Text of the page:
Regular checkers of my Instagram will no doubt be familiar with my windowsills. They are a semi regular backdrop, and one of only a handful of places in my house that are photogenic enough to be used in my photo-taking. I think windowsills are a great photo setting, and here I’ll share my styling tips.
(And look out for the new hashtag alert at the bottom of the post!).
But first of all, why windowsills?
There are many reasons why windowsills make a good backdrop, the first one being that almost everyone has them (or at least access to one). Not only does this make them cheap and easy to use, but also relatable – whether you are selling products or a lifestyle, everyone can relate to a windowsill, right?
On top of that they have strong lines to base your composition around, they are neutrally coloured to fit any Instagram palette or style, and they come with a ready source of natural light. What’s not to love?
How to style yo’ ‘sill
One of the benefits of using your windowsill is that the human eye recognises and gets it, so you don’t have to worry about things looking weird or out of proportion by standing them up like you would in a flat lay. The viewer’s eye will recognise the the familiar windowsill and compensate for it.
That means that unlike with traditional flat lays, you can afford to use items like clocks, picture frames and candles standing up rather than laying them flat. Using height adds interest and depth to your composition, helps to sell your subjects and creates a relatable and engaging image.
One of the best things about windowsills is that they’re flooded with light. One of the worst things is that at certain times they are flooded with too much light. So tip one is to shoot when the sun is on the other side of the house – this creates a lovely soft light and reduces the shadows.
Another way to use light is to stand back from the sill and include part of the wall. This creates a lovely contrast, whites out any nasty views and is good for especially tall subjects like flowers. You also get some nice squared angles. See the example below – you can’t see the horrible roof outside the window, there’s a nice contrast of dark and light and the square angles of the window complement the delicate flowers.
I’m willing to bet that 99.9% of windowsills are rectangular. While those straight lines are a godsend for lining up your composition, if your subject is a book, or a print, or absolutely anything else made up of straight lines, it all ends up looking a little angular. And not in a good way.
My toppest tip for sill style is to bring in curves – cups, bowls, pots, pine cones, pebbles, even your hand. Circles soften the composition, create a visual contrast and make the whole image so much more interesting.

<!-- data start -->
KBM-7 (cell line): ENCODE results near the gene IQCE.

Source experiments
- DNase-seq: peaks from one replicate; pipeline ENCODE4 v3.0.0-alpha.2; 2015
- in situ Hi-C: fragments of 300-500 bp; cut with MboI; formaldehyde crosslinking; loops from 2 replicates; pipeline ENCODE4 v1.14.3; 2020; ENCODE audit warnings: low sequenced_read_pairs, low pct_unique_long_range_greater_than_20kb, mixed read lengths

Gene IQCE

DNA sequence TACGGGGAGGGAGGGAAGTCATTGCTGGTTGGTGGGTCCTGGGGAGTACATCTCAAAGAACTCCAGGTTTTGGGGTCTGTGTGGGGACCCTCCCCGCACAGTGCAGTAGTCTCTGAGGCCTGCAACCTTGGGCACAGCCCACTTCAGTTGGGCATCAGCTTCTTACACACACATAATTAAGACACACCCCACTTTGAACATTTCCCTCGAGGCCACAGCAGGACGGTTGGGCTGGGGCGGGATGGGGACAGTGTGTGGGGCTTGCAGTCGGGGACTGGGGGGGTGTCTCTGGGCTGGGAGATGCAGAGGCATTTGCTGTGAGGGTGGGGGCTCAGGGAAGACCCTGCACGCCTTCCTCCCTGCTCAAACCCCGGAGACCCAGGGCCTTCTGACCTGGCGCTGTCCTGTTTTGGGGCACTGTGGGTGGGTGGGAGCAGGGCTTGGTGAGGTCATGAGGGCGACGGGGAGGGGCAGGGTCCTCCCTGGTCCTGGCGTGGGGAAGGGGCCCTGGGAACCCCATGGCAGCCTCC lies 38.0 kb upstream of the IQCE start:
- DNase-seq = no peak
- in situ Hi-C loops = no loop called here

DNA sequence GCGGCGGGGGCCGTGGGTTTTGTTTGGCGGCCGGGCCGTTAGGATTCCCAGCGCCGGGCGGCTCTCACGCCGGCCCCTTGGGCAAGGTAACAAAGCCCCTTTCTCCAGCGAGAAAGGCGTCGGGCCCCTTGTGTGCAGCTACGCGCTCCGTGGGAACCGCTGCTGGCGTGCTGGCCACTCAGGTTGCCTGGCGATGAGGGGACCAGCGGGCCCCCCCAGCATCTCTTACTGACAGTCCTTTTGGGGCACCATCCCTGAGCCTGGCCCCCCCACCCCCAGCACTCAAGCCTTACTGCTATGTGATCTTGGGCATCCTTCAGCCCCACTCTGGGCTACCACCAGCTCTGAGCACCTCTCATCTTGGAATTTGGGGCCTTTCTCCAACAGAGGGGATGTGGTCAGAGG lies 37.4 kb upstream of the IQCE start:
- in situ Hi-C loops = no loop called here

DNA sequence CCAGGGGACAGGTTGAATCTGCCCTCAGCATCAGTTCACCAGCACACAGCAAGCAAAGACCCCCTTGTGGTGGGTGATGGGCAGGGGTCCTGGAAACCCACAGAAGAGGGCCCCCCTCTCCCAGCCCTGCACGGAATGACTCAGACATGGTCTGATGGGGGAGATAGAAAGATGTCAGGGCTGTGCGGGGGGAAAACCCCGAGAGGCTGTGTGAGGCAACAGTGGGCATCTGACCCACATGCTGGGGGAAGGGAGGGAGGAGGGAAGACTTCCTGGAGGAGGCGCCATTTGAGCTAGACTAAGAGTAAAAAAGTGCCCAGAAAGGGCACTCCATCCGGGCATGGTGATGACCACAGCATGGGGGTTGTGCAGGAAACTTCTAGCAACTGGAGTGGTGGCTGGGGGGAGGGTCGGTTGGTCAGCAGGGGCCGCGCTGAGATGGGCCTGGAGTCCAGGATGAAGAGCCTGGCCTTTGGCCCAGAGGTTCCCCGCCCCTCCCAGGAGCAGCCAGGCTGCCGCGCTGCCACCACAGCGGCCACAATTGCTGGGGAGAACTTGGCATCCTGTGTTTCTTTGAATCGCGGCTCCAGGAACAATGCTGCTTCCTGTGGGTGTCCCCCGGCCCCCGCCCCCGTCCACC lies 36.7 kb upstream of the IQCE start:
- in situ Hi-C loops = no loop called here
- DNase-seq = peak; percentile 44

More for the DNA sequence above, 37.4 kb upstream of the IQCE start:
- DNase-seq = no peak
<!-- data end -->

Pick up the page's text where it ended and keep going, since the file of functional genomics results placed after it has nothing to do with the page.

Working your windowsill is all about working the angles, as they are by no means perfect spaces. Maybe it’s the line of cars outside, maybe it’s the hideous plastic roof right below it, or maybe it’s the view of other people’s satellite dishes (these are all things that are true in my case, by the way) – there will always be something to ruin your perfect shot.
This is where you use your props to your advantage. Strategically place them to cover up the big white van, or use a book to cover up the flaking paint work. Use your focus tools to blur the background (you can do this on your smartphone) or shoot from slightly lower than you usually would so that all you can see is sky.
Take the two pictures below from the Tea Journey – the first image uses books to the lift the subject higher, and a print to block out the cars parked outside. the second image is clearly shot from below, avoiding the ugly roofs and sheds, must using a cushion as a feature in the composition to soften the upward effect.
If you’re shooting straight down onto the sill, think about your floor. Use a rug to pretty it up or let the composition spill over onto the floor to add more interest. If you have a radiator issue, drape a blanket over it or prop cushions along the offending area to cover it up (although sometimes judicious use of brightness and contrast in editing can solve radiator woes).
In the shot below the curtain, and my washing basket(!) are included, while the napkin falls off the edge of the sill. This adds depth and more interesting shapes and textures.
If you’ve been inspired by this to go dust off your windowsills and scatter some petals, I’d love to see your work! I’ve started a new pun-a-rific hashtag for us to share our windowsill works of art: #a_sill_life. There’s also a Windowsill Styling board on my Pinterest you can check out for inspiration (and give this pinning a newbie a follow 😉).
Tag your Instagram images with #a_sill_life so we can all see and comment, plus I’ll do features on my feed too!